Essential sheath design considerations

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Structural Heart

Sheaths

Essential Sheath Design Considerations

Creganna Medical is a leading outsourcing partner for minimally invasive access & delivery devices including specialty sheaths used in Structural Heart, Electrophysiology and Endovascular applications. We manufacture content for 2 of every 3 TAVRs globally, serving key market leaders.  As experts in the design of customized sheaths for large bore applications these are some of the essential design considerations we have learned.

Firstly, specify access requirements - radial, femoral, contralateral, expandable, apical or dual combination. Understanding how and where the sheath will be used clinically provides the first design insights to create a product and performance specification.  Key design characteristics to keep in mind are how your device will guide through tortuous anatomy.  Optimizing for pushability, torque, kink resistance, trackability and distal tip design requirements should all be considered at this point.

Next, What is being delivered? Understanding what is being delivered, whether it be a mechanical, biological or hybrid implant, defines how to optimize sheath performance for flow rate and perfusion. The sheath design should be optimized to minimize vessel trauma while considering the ID and OD profile for implant delivery. Sheath performance can be enhanced by combining custom material selections, creating unique designs to balance flex & kink, forming an atraumatic distal tip, and lowering insertion forces using lubricious coatings.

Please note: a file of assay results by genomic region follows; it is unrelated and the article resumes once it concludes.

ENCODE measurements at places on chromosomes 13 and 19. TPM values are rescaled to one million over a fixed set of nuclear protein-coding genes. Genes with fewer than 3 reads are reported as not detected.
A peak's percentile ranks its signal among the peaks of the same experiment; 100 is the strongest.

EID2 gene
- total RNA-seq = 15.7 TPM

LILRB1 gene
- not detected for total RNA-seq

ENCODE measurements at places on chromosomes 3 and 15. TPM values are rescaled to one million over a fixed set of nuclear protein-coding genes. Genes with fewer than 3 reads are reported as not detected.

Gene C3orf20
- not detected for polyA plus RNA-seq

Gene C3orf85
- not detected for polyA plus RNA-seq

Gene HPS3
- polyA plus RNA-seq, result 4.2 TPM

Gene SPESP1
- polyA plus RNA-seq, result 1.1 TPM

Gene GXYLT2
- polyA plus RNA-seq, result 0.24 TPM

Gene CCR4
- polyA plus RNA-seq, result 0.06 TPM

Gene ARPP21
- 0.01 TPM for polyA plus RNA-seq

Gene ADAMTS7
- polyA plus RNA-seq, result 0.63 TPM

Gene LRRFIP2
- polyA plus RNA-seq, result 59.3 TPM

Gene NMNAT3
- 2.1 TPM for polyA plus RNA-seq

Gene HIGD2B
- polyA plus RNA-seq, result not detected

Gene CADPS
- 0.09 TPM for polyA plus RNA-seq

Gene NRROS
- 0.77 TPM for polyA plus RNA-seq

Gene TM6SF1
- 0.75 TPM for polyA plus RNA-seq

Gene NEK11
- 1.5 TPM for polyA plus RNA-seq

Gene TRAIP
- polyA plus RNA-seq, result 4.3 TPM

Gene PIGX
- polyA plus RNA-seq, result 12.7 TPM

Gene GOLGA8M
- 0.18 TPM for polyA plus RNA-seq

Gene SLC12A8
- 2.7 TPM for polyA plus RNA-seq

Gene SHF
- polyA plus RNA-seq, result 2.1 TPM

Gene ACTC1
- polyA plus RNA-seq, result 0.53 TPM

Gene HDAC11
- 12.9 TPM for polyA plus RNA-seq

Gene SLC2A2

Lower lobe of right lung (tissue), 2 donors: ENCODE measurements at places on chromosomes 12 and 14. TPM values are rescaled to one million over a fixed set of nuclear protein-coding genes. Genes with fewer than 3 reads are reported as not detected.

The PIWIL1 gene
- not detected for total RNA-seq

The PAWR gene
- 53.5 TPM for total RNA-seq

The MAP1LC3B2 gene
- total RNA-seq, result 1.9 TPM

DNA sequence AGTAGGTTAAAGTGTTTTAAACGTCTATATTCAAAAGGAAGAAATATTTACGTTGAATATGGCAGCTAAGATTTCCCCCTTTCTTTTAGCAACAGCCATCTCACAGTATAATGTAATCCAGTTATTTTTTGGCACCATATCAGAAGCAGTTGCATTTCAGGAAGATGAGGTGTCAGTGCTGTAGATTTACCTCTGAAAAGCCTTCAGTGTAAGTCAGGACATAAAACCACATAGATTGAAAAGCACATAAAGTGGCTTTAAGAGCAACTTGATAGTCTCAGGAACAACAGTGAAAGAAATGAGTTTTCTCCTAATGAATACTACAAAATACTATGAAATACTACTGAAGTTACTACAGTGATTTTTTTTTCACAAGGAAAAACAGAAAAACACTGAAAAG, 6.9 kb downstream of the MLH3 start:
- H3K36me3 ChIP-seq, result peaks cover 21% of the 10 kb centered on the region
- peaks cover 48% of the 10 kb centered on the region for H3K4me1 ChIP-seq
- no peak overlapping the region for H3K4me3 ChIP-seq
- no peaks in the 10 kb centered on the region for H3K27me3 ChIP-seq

Thirdly, consider ergonomics and ease of use for physician. How will the physician control the device, advance, position & then deploy the implant to the precise target location. Introducing proximal directional control using a handle will allow for a more precise delivery to these sites. During the prototyping phase, an engineer should consider an ergonomic hub and handle design with enhanced distal features such as marker bands & fillers to increase visibility while using fluoroscopy.

Finally, designing  for manufacturability (DFM) ensures the best manufacturing processes and disciplines are being leveraged during the design process and the sheath can be made consistently, at volume, maintaining tight tolerances.

If you want more insight on designing a sheath, email our team of design experts that are the most knowledgeable in their field and collaborate for your specific technical focus!

Partner of choice for the design and manufacture of minimally invasive access and delivery systems

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